My current art practice articulates itself around a site-specific approach to installation art which evokes the human perceptual relationship with nature and makes plain an attentiveness to the agency of the natural environment.
Ceramic embodies water, earth, fire, and air in each of its transforming stages. I explore these aspects separately, giving them time and space to act; to later observe the relationships which manifest between elements. I use natural materials that are either exploited or modified by humans, such as kaolin, beeswax, salt, and wood. The additive process of foreign material to a natural environment demands the need for balance and respect for the ecosystem. My actions question the relations between the non-human and the human, bringing forward the metaphor of the cycle, a sensibility to the issues of climate change, and to the pursuit of global environmental sustainability.
My artwork is materialized through performance, video, print, earth art, sound, and installation. My performance in the creation of the work uses gestures and analogy of drawing. I create lines that function as a cut into space. By erasing the horizon, working close to the ground, or taking my body out of the composition, a dislocation happens. The sense of place is taken away, leaving a blank stage for the matter and the natural elements to act. I am interested in the ways marks disappear and how time perception varies from the tide to the fast flame of burning wood, to the slow melting of ice.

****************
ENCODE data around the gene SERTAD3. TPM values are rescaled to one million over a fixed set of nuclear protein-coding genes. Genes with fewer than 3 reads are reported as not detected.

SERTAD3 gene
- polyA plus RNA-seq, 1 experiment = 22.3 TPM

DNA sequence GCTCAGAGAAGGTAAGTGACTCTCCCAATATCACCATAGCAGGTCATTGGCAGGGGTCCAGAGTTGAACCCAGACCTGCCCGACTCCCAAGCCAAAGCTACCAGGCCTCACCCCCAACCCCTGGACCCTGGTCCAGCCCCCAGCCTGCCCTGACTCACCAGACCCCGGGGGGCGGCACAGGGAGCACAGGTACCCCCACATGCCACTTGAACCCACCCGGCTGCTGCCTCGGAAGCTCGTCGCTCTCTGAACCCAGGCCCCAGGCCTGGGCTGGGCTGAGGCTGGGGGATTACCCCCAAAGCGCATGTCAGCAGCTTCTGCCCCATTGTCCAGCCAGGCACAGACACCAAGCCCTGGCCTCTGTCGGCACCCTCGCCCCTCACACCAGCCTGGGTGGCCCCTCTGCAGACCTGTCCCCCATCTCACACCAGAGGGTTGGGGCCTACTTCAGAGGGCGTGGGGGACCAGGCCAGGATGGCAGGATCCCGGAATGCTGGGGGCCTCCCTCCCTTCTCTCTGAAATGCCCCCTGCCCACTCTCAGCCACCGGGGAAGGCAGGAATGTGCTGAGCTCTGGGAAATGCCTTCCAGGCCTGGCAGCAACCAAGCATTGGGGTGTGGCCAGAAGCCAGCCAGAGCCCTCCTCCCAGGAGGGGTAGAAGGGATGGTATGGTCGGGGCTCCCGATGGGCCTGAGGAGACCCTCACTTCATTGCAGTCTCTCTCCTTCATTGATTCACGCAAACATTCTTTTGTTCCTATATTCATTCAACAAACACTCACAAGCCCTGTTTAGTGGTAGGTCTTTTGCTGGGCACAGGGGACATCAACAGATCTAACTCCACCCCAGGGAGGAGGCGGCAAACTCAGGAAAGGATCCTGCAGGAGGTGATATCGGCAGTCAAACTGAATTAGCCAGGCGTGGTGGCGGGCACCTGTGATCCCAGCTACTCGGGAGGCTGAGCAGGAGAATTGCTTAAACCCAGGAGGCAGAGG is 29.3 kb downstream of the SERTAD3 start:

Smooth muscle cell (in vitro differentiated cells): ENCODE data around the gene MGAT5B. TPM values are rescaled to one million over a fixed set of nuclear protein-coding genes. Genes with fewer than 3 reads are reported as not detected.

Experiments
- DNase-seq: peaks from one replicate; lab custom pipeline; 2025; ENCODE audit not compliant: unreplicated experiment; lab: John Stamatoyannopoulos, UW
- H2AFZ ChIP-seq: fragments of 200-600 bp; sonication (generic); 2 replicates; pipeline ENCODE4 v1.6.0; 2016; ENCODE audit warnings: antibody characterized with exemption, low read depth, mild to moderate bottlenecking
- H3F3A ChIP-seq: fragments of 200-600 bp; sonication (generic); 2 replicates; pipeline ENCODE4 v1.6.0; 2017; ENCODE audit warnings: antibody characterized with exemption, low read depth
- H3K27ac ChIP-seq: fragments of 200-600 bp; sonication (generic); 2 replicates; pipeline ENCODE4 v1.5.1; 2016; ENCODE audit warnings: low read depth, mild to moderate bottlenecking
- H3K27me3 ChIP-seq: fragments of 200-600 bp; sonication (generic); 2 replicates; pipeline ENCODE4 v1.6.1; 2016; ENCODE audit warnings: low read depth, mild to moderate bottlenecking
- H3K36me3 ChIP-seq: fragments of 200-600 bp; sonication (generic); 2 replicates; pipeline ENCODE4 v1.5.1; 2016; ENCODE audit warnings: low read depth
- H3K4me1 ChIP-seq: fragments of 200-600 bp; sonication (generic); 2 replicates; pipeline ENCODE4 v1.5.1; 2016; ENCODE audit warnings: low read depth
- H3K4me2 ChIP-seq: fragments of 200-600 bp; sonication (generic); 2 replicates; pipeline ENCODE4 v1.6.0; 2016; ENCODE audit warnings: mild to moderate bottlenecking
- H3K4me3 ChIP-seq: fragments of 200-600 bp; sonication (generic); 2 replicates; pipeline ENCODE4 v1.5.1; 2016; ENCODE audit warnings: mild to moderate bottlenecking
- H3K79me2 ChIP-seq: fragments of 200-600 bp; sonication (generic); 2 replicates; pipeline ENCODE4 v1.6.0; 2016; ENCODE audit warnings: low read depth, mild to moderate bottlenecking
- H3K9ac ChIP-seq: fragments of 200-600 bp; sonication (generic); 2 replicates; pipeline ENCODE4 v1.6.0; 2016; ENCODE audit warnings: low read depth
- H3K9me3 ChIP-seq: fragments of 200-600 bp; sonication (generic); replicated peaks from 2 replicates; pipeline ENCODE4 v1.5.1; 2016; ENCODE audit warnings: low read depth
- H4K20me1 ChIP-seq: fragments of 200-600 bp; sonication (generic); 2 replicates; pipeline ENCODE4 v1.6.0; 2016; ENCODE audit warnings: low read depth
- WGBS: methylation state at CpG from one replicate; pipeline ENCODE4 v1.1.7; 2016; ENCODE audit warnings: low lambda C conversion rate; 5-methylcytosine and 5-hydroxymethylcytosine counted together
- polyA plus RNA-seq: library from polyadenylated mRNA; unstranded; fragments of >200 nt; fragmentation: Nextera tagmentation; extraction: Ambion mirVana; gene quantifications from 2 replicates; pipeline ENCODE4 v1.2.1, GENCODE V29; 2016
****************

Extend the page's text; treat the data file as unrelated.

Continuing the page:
Through my research, I explore gestures, natural elements, and matters that intra-define one another. My artwork attempts to dissolve boundaries accentuating the generative and resilience of the material forms with which social actors interact. I seek the relationship between the perceiver and the perceived to create a moment where natural elements and human experience are intertwined, where responsibility and attachment coexist, and where embody entails disappearance.
Marianne’s art practice articulates itself around a site-specific approach to installation art that attempts to illustrate the human perceptual relationship with nature while exhibiting attentiveness to the natural environment agency. It questions a notion of responsibility or entanglement, permanence or ephemerality, perception or realism, and is sensitive to the issues of climate change and the pursuit of global environmental sustainability. Her artwork is materialized through performance, video, earth art, sounds, and installations. Originally from Rimouski, Qc Canada, Marianne’s work has been featured in solo and group exhibitions in Québec, Canada, and France. She has taken part in several artist residencies and frequently offers specialized training in image transfer techniques on clay. She holds a BFA from Emily Carr University of Art + Design in Vancouver and an MFA at New York College of Ceramics at Alfred University NY, USA.